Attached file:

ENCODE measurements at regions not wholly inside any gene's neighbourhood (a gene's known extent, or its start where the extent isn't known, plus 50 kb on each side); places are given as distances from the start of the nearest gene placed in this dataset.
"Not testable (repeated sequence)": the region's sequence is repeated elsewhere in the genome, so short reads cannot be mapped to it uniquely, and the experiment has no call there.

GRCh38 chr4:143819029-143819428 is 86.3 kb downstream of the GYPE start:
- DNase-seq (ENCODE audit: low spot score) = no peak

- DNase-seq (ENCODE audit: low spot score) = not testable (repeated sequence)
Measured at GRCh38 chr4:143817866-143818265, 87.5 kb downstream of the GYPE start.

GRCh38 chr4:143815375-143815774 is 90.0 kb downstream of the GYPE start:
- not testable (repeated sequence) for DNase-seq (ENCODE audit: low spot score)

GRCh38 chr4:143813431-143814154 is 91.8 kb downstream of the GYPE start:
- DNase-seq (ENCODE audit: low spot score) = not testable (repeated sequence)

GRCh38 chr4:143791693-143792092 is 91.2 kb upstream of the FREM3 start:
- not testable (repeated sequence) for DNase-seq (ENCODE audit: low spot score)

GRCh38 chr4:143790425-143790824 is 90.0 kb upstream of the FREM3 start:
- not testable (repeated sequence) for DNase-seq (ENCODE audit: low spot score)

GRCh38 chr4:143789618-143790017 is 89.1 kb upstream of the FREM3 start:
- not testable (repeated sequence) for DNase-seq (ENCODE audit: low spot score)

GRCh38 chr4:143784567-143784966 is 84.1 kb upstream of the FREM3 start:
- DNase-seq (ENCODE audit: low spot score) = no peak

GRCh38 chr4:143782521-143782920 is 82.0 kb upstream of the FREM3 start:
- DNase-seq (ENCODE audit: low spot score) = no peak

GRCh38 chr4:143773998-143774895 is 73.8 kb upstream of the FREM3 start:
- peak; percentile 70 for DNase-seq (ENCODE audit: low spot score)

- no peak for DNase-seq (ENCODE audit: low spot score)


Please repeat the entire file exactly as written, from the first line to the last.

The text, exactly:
ENCODE measurements at regions not wholly inside any gene's neighbourhood (a gene's known extent, or its start where the extent isn't known, plus 50 kb on each side); places are given as distances from the start of the nearest gene placed in this dataset.
"Not testable (repeated sequence)": the region's sequence is repeated elsewhere in the genome, so short reads cannot be mapped to it uniquely, and the experiment has no call there.

GRCh38 chr4:143819029-143819428 is 86.3 kb downstream of the GYPE start:
- DNase-seq (ENCODE audit: low spot score) = no peak

- DNase-seq (ENCODE audit: low spot score) = not testable (repeated sequence)
Measured at GRCh38 chr4:143817866-143818265, 87.5 kb downstream of the GYPE start.

GRCh38 chr4:143815375-143815774 is 90.0 kb downstream of the GYPE start:
- not testable (repeated sequence) for DNase-seq (ENCODE audit: low spot score)

GRCh38 chr4:143813431-143814154 is 91.8 kb downstream of the GYPE start:
- DNase-seq (ENCODE audit: low spot score) = not testable (repeated sequence)

GRCh38 chr4:143791693-143792092 is 91.2 kb upstream of the FREM3 start:
- not testable (repeated sequence) for DNase-seq (ENCODE audit: low spot score)

GRCh38 chr4:143790425-143790824 is 90.0 kb upstream of the FREM3 start:
- not testable (repeated sequence) for DNase-seq (ENCODE audit: low spot score)

GRCh38 chr4:143789618-143790017 is 89.1 kb upstream of the FREM3 start:
- not testable (repeated sequence) for DNase-seq (ENCODE audit: low spot score)

GRCh38 chr4:143784567-143784966 is 84.1 kb upstream of the FREM3 start:
- DNase-seq (ENCODE audit: low spot score) = no peak

GRCh38 chr4:143782521-143782920 is 82.0 kb upstream of the FREM3 start:
- DNase-seq (ENCODE audit: low spot score) = no peak

GRCh38 chr4:143773998-143774895 is 73.8 kb upstream of the FREM3 start:
- peak; percentile 70 for DNase-seq (ENCODE audit: low spot score)

- no peak for DNase-seq (ENCODE audit: low spot score)